What Interstellar tries to do is use the magnitude and grandeur of space as a backdrop for exploring the relationships that Cooper has with his children, especially his daughter. It’s also about all kinds of things – our lives on earth, what will happen when our earth can no longer sustain us, who are are, and it makes us look at the relationships we have. It basically asks us to examine, all this, and more, in its 169 minutes. London born Nolan successfully puts the audience into space, and McConaughey successfully makes us believe that he’s got the passion to be in space, but Interstellar leaves us mere mortals behind in a film that is a bit overhelming, mind bending, demanding and a bit confusing. And the sound quality is not the best, the music and noise at times drowns out what the characters are saying in a few crucial scenes. And with two recent air space accidents in the last couple weeks, no one is really in a rush to get to space. Written by Nolan and his brother Jonathan, Interstellar is a movie bigger than what it can handle, and what we can handle.

08th Nov2014

Chef – DVD

by timbaros

851433-chef-movie-posterChef, now playing in cinemas, is a real treat, from start to finish.

Jon Favreau, who also wrote, produced and directed, plays Carl Casper, a chef in a popular Los Angeles restaurant. He’s in control of his kitchen, and proud of the food that he makes for his customers. However, one day a restaurant critic (Oliver Platt – who actually looks like a restaurant critic), eats in the restaurant and then proceeds to give it a bad review, lambasting Casper’s cooking, Not happy with this, Casper, at the urging of his son Percy (Emjay Anthony), opens an account on Twitter and starts tweeting bad things about the critic, picking up hundreds of followers in the meantime. Casper decides to give it another go with the critic, so via Twitter he invites him to the restaurant to eat a new menu he plans to prepare. However, this doesn’t go well with the owner of the restaurant (Dustin Hoffman), who says they will stick to the menu they’ve got and that if Casper doesn’t like it, he can walk away. Casper does walk away, much to the dismay to the rest of the restaurant staff, including Martin (a very well-cast John Leguizamo) and sous chef Tony (Bobby Cannavale). But Casper can’t stay away from the restaurant for two reasons, he’s dating the restaurant’s hostess (an unglamorous Scarlett Johannson) and he feels the needs to get even with the restaurant critic. So Casper decides to go to the restaurant the same night the critic is there, and, in front of all the customers and staff, yell at him and tells him he doesn’t know what good food is. After his rant, he is banned from the restaurant forever.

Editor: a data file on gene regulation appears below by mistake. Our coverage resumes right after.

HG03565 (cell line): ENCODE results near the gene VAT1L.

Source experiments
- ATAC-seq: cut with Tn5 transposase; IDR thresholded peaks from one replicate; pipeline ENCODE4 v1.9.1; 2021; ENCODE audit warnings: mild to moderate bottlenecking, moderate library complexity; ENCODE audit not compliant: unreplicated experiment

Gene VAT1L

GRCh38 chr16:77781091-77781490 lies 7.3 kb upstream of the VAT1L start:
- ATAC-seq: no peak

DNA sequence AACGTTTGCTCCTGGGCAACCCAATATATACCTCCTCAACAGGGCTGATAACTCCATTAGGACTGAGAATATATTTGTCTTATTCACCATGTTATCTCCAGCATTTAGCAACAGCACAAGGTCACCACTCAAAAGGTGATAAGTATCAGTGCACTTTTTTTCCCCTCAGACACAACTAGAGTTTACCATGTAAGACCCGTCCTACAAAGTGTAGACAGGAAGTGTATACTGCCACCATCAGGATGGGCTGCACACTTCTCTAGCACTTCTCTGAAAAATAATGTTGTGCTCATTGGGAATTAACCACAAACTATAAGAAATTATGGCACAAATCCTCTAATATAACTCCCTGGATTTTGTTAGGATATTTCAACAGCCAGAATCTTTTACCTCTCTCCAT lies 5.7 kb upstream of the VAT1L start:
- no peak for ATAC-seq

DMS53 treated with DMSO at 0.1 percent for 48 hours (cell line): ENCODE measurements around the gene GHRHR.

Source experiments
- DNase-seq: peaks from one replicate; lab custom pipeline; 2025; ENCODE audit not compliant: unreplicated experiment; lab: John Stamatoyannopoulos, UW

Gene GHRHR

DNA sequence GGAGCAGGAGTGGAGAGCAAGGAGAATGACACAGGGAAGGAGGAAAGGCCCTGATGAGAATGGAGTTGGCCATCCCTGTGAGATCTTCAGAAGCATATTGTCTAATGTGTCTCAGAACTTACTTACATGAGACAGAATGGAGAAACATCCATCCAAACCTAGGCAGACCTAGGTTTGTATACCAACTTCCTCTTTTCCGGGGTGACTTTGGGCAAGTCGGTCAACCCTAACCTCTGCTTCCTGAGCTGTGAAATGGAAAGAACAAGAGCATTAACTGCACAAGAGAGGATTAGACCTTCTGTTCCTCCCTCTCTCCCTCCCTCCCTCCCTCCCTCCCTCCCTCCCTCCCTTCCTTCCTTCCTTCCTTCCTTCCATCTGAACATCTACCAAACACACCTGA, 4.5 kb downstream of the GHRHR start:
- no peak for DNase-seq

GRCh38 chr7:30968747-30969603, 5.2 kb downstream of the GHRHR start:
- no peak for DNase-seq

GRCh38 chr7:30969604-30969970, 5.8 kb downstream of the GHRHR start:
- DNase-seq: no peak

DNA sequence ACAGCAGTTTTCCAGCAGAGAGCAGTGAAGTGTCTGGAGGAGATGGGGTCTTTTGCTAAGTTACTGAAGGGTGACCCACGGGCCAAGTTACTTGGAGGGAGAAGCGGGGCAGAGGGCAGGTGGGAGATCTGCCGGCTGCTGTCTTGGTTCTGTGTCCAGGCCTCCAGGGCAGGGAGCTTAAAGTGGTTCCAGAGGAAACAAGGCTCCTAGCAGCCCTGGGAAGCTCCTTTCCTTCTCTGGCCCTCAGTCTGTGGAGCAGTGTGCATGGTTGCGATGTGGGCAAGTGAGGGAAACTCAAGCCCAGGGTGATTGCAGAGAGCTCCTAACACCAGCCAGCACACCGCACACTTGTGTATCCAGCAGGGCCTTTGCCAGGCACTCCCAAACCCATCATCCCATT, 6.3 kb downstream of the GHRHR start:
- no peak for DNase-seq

Deciding what to do next, besides spending lots of time with his son, his ex-wife Inez (an always good Sofia Vergara – who’s becoming quite the screen goddess) urges him to come with her and their son to Miami while she is on a business trip to take some time away and mellow out. While there, he comes up with the idea of a new business – a food truck selling Cuban food. He buys a run down and dirty food truck, and with the help of his son, fixes it up and calls it ‘El Jefe.’ Martin flies in and wants to be a part of the new business so together they create delicious Cuban food, especially Cubanos – a Cuban Sandwich of cheese and ham. With his son, they take the food truck on a road trip back to Los Angeles, stopping in various cities along the way. Thanks to Emjay, they have quite a following on Twitter and Instagram and it’s with social media where they pick up loads of customers along with way, with queues stretching down blocks in every city. Arriving back in Los Angeles, they’re a hit and have a new business.

While the story of Chef is very predictable and could’ve been guessed without me writing about the entire plot, it’s, of course the food that plays a starring role in the film. Beginning in the restaurant to Casper making a delicious meals at his home, the food looks vibrant and succulent and delicious. And the Cuban sandwiches want to make you have one after the movie, so if anyone knows where I can get one in London, please write in! The cast is very good, and credit is due to Favreau who wore four hats in the movie (5 if you count his cooking in the film, well I presume it was him cooking) and for creating what is a simple film into such a delight. The rest of the cast is fine, with Leguizamo and Vergara bringing a va va va voom Latin spice to the movie. All in all, Chef is a pretty good movie. Please go see it, and you will definitely want to eat after.